Of course, it doesn't really matter but it makes it easier to refer to the stuff above you and below you rather than trying to keep it abstract.
 

Offline Airthumbs

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Is there zero gravity at the centre of the Earth?
« Reply #20 on: 26/11/2010 06:23:21 »
If the fact that we are in so called free-fall orbit around the sun would indicate that this area of zero gravity is not effected by the gravity of the moon or sun then;

Why do we have tides on the surface of the planet where gravity is at full strength?  Is this not effected by the pull of the moons gravity?  If the moon can exert such an influence on the surface of the Earth then would it also do something to the huge area within the Earth that is less effected by gravity?

Professor Brian Cox seems to think and has stated that gravity is responsible for the commencement of the reaction at the centre of stars.  Also this extract: "In the nebular hypothesis, the majority of the mass of the dust cloud collects at the center. The intense gravitational forces present ultimately lead to nuclear fusion taking place. As most of the matter initially present in the nebula is hydrogen, the process of hydrogen burning takes place." (University of Winnipeg) 

How can the above be correct when at the centre of a large mass such as the Sun, nebulae, there is essentially zero gravity in total contradiction to this theory! So I would hypothesise that nuclear fusion must take place at the point where gravity is the strongest, on the surface?

Finally, maybe if you were able to find your way to the centre of a large interstellar object you would not float at all in zero gravity but your atoms would all get pulled apart by the forces pulling on you in every direction.  I imagine this would not be a very pleasant experience, but does it explain nuclear fusion?
 

Offline Geezer

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Is there zero gravity at the centre of the Earth?
« Reply #21 on: 26/11/2010 07:57:03 »
How can the above be correct when at the centre of a large mass such as the Sun, nebulae, there is essentially zero gravity in total contradiction to this theory! So I would hypothesise that nuclear fusion must take place at the point where gravity is the strongest, on the surface?

Ah! You may be missing an important point here. Gravity at the center of a star is zero, but the pressure is enormous. The pressure is caused by gravity pulling all the material towards the center. The pulling force (gravity) reduces near the center, but the enormous mass of material above the center creates the pressure.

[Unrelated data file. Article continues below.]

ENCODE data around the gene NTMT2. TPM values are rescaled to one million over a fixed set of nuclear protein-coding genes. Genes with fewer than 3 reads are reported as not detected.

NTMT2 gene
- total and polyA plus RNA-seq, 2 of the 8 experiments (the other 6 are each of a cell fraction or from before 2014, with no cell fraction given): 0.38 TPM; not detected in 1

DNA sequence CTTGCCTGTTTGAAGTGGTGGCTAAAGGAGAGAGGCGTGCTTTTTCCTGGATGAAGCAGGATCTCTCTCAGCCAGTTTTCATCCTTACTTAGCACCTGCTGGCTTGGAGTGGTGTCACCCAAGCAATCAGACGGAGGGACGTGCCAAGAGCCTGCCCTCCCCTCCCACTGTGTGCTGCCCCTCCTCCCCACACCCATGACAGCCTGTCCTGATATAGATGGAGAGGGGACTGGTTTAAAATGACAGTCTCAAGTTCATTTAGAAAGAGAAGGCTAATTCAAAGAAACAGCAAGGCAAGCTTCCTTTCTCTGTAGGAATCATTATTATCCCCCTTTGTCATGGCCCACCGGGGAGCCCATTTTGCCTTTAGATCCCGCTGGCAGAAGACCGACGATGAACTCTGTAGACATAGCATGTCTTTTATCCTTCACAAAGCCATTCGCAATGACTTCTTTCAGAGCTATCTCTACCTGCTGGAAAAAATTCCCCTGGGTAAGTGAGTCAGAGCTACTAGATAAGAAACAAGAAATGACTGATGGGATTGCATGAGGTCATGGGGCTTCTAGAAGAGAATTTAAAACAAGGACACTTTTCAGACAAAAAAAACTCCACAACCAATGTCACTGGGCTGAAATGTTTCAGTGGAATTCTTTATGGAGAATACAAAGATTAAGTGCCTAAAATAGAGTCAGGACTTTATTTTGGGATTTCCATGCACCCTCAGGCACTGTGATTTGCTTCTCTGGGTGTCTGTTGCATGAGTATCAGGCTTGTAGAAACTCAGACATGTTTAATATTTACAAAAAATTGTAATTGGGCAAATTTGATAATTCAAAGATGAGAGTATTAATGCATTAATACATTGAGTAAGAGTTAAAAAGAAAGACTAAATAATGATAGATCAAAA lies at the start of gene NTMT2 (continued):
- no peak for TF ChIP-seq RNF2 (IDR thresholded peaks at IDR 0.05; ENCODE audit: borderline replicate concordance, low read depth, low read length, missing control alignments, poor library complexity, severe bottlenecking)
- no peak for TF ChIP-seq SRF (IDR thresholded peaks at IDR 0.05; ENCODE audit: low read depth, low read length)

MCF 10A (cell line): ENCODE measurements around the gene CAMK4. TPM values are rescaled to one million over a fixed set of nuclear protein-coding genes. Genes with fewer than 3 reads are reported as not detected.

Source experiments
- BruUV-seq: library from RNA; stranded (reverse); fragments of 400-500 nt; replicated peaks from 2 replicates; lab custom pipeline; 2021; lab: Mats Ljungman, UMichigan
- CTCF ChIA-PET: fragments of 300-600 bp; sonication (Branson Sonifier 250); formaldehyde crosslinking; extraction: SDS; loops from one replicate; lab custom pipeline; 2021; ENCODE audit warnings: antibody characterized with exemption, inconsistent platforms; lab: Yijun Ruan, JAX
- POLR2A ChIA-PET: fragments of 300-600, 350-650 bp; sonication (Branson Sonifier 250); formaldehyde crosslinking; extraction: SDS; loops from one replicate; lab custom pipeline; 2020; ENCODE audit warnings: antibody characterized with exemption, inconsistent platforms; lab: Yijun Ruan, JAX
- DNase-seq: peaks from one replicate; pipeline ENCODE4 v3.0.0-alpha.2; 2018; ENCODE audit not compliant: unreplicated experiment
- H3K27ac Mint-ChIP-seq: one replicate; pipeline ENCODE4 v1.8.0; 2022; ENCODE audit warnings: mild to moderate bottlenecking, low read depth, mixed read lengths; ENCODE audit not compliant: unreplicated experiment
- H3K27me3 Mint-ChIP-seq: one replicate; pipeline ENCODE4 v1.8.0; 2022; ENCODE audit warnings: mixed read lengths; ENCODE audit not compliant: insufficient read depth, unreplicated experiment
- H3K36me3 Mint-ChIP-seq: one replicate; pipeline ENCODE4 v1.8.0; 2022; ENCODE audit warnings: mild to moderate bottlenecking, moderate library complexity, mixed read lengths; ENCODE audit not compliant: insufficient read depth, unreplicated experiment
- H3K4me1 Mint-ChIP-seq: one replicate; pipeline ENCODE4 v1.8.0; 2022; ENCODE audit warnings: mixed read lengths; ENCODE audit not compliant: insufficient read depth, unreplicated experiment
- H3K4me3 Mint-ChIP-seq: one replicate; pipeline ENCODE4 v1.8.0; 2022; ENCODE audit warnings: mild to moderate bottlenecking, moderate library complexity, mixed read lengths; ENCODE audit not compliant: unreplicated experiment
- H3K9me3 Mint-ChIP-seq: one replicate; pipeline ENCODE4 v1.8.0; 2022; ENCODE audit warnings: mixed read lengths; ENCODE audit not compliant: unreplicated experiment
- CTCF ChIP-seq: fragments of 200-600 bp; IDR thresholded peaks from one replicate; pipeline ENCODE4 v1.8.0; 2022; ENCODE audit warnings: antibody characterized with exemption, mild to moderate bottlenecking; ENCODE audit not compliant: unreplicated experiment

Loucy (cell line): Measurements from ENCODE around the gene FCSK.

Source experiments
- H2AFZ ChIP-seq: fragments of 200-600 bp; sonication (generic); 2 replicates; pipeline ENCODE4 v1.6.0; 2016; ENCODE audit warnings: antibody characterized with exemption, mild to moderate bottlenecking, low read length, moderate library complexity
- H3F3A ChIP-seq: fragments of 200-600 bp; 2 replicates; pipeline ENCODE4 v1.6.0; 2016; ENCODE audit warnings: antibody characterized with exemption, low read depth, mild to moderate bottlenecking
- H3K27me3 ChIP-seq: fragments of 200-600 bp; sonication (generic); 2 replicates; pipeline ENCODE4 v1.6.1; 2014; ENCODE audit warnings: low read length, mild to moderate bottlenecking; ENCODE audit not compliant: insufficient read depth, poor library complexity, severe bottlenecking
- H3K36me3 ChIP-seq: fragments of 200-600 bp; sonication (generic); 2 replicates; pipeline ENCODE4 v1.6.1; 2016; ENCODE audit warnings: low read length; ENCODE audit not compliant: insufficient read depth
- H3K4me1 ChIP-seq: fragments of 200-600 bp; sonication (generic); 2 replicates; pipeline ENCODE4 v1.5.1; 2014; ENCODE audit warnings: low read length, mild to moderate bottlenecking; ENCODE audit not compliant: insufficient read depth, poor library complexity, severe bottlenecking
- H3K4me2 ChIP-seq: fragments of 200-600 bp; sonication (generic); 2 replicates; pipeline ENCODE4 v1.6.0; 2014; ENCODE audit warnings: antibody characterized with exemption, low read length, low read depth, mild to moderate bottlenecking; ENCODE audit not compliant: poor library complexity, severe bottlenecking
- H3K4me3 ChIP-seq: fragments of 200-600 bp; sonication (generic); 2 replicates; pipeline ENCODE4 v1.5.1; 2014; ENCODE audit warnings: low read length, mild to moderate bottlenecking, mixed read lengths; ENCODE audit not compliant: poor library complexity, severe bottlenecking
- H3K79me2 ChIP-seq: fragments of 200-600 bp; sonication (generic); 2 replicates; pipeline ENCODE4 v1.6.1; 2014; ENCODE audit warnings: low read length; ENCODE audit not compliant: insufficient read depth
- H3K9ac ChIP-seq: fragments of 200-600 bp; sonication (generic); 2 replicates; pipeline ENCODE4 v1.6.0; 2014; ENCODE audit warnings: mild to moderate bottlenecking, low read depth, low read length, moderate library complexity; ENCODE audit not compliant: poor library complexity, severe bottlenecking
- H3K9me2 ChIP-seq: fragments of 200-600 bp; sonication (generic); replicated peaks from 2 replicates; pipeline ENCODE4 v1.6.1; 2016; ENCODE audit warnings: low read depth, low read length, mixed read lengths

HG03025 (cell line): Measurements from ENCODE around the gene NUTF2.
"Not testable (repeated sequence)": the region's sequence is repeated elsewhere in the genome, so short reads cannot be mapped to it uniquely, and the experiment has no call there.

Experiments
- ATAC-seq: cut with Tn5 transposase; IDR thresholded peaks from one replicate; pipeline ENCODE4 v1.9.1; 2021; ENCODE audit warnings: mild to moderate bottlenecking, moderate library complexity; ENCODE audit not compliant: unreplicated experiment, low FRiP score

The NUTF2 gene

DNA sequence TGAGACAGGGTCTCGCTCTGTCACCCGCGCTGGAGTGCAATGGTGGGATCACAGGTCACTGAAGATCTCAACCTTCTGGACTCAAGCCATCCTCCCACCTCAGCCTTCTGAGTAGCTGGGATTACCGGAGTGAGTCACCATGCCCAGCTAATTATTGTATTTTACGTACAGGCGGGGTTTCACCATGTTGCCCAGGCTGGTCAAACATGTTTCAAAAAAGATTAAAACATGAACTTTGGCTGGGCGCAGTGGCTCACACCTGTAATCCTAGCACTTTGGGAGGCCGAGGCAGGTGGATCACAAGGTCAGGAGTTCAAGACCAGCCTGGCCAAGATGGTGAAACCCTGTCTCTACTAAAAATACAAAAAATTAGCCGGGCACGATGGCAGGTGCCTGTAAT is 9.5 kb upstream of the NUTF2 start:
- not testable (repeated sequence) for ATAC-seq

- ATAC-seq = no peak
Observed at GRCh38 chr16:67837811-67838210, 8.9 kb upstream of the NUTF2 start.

The pressure results in fusion, but gravity was still responsible for creating the pressure.
 

Offline Airthumbs

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Is there zero gravity at the centre of the Earth?
« Reply #22 on: 26/11/2010 09:00:47 »
Thanks geezer, so it is the pressure combined with heat that causes fusion and this is a result of the forces of gravity bringing the mass together in the first place.  Ahhhh now it makes sense. 

What about the tide thing and the Moon with relation to the zero gravity area? Any suggestions......
 

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Is there zero gravity at the centre of the Earth?
« Reply #23 on: 26/11/2010 11:34:28 »
Aaron - Newtons Shell theorem (the one that tells us, amongst other things, that gravity within the above mentioned shell is zero) does specify that the material of the shell is symmetrical and spherical for zero gravitational attraction to apply.  The presence of the moon and sun (and to a much much lesser extent) the other planets do disrupt this symmetry.  I believe, but I am not absolutely sure, that the effect of the moon could be worked out using simple F = G.m1.m2/r2 - and I dont think it would be very much at all.
 

Offline Airthumbs

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Is there zero gravity at the centre of the Earth?
« Reply #24 on: 27/12/2010 14:44:35 »
I cannot help notice that everyone is using empty shells to describe the gravity on earth. Why is that please?
« Last Edit: 29/12/2010 05:02:41 by Aaron Thomas »
 

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Is there zero gravity at the centre of the Earth?